God begins by saying, “You will know he is the Messiah because I will cause him to be born as an Israelite, a descendent of Abraham” (Genesis 22:18; Galatians 3:16).

“But God,” we protest, “Abraham’s descendants will be many!”

“Then I will narrow it down to only half of Abraham’s lineage and make him a descendant of Isaac, not Ishmael” (Genesis 21:12; Luke 3:23-34).

“That will help, but isn’t that still an awful lot of people?”

“Let him be born from Jacob’s line, then, eliminating half of Isaac’s lineage” (Numbers 24:17; Luke 3:23-34).

“But—”

“I will be more specific. Jacob will have 12 sons; I will bring forth the Messiah from the tribe of Judah” (Genesis 49:10; Luke 3:23-33).

“Won’t that still be a lot of people? Again, we may not recognize him when he comes.”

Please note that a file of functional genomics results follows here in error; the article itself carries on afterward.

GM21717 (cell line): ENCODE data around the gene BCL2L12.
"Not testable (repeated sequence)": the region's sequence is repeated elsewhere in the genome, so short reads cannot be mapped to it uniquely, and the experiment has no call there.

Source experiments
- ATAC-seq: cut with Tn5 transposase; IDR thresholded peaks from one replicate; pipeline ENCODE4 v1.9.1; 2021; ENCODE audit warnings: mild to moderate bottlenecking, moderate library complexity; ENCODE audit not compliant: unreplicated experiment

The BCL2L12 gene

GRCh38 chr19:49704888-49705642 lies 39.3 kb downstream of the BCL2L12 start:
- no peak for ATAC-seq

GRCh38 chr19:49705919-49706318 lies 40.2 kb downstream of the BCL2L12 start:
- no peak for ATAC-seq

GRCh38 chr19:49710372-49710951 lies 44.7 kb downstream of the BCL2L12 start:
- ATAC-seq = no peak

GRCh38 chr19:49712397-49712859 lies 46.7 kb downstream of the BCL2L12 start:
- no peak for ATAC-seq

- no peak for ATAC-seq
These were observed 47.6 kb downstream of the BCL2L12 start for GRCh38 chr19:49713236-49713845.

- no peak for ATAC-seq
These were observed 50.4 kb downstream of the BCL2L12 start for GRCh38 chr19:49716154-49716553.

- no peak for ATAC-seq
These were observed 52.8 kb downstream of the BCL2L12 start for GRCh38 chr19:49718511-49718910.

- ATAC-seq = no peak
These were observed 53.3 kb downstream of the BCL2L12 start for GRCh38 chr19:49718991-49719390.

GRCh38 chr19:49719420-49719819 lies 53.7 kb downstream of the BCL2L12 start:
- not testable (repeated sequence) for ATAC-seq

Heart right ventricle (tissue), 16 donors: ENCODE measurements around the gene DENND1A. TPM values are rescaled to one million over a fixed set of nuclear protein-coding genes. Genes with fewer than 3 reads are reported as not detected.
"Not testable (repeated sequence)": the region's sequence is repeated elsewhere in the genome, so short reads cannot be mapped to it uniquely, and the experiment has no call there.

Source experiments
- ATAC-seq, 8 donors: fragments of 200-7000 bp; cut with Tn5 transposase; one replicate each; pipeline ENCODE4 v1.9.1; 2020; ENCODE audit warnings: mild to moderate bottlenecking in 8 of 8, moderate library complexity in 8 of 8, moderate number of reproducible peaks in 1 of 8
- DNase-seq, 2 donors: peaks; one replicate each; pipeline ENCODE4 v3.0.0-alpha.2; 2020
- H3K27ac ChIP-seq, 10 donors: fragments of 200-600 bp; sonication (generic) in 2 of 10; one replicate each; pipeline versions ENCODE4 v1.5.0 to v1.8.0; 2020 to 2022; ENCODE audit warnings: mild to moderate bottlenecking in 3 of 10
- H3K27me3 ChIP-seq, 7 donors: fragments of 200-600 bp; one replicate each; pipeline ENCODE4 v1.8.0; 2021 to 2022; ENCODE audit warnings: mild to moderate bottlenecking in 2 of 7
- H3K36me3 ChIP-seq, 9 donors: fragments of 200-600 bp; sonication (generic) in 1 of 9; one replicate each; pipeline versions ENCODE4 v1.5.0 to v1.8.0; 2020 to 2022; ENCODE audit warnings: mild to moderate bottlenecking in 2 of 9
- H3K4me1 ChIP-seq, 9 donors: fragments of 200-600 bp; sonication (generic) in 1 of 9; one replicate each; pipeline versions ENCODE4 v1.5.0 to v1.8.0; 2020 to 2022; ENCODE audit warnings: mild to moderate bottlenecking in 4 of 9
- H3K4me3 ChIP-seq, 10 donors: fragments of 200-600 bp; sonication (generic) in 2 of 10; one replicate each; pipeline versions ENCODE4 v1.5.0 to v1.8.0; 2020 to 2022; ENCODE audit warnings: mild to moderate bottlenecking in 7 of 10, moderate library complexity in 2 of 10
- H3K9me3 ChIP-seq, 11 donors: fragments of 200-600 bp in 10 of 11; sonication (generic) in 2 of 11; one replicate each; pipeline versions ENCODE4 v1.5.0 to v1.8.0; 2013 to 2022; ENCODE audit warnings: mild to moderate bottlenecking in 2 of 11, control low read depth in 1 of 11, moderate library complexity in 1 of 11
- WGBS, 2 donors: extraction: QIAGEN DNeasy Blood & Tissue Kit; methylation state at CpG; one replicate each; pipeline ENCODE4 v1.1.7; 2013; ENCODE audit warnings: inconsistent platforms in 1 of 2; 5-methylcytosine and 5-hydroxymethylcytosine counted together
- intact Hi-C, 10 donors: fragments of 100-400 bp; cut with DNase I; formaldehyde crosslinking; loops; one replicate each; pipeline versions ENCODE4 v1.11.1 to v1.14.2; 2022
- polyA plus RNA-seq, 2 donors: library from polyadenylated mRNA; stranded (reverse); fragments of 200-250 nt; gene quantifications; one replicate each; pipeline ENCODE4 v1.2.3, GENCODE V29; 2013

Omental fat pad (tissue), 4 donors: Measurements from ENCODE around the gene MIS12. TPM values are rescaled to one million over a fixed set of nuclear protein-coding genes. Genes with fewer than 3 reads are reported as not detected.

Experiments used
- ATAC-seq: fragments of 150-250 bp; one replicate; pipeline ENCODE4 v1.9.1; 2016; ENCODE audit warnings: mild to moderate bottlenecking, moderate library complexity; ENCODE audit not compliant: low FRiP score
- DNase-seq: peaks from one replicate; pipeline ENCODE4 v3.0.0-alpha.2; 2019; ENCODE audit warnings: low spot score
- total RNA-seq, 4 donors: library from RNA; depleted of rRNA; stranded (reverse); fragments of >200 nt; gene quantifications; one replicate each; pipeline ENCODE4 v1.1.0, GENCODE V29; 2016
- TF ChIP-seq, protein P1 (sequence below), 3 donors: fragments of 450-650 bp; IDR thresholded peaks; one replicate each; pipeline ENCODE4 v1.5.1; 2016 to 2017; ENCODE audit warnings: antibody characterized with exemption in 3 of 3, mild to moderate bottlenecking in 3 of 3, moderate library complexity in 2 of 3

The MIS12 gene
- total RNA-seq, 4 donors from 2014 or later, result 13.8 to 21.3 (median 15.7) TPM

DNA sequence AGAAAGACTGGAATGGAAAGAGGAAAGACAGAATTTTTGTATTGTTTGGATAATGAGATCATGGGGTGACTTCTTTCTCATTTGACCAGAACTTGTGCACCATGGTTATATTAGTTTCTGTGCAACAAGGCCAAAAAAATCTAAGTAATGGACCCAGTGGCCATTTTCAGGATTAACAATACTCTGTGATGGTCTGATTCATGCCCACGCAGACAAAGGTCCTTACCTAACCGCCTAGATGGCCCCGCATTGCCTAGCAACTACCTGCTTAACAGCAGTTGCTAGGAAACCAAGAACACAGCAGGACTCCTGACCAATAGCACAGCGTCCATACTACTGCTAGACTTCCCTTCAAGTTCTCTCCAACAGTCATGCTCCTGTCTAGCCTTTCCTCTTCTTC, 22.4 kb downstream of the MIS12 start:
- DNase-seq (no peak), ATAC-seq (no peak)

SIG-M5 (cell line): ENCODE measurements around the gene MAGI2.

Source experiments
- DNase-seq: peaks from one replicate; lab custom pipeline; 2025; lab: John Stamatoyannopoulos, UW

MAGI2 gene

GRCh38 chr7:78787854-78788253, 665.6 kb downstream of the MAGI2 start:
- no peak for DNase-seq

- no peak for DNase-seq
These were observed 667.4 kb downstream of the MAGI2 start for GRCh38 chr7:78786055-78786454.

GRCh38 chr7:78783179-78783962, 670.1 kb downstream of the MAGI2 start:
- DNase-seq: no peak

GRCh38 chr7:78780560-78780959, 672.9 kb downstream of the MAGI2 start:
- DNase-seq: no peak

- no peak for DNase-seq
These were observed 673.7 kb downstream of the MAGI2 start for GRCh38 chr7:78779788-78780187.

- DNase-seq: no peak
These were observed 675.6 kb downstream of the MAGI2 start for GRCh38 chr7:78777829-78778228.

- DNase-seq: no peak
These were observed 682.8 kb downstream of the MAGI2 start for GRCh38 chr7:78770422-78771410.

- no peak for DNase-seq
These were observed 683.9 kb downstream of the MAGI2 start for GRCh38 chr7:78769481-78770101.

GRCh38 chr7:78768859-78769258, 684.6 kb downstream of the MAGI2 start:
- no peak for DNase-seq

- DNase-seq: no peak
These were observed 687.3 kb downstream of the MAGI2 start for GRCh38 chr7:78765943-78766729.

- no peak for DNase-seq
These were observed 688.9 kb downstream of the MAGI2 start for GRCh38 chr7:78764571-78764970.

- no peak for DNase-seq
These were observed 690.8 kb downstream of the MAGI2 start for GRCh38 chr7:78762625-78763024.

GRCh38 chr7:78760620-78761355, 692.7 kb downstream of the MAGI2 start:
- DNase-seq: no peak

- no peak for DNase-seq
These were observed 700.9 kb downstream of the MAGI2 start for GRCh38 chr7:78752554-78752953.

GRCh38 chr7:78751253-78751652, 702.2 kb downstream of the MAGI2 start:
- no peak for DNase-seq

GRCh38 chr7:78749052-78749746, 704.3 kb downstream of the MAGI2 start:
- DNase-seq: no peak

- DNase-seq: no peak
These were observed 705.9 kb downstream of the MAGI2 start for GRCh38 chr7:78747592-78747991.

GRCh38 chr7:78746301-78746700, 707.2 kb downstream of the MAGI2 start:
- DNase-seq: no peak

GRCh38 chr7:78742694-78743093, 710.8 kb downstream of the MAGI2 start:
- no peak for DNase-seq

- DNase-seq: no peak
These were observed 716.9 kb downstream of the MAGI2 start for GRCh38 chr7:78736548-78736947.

“Don’t worry! Look for him in the family line of Jesse” (Isaiah 11:1; Luke 3:23-32). “And from the house and lineage of Jesse’s youngest son, David” (  Jeremiah 23:5; Luke 3:23-31). “And then I will tell you where he will be born: Bethlehem, a tiny town in the area called Judah” (Micah 5:2; Matthew 2:1).

“But how will we know which person born there is the Messiah?”

“He will be preceded by a messenger who will prepare the way and announce his advent” (Isaiah 40:3; Matthew 3:1-2). “He will begin his ministry in Galilee” (Isaiah 9:1; Matthew 4:12-17) “and will teach in parables” (Psalm 78:2; Matthew 13:34-35), “performing many miracles” (Isaiah 35:5-6; Matthew 9:35).

“Okay, that should help a lot.”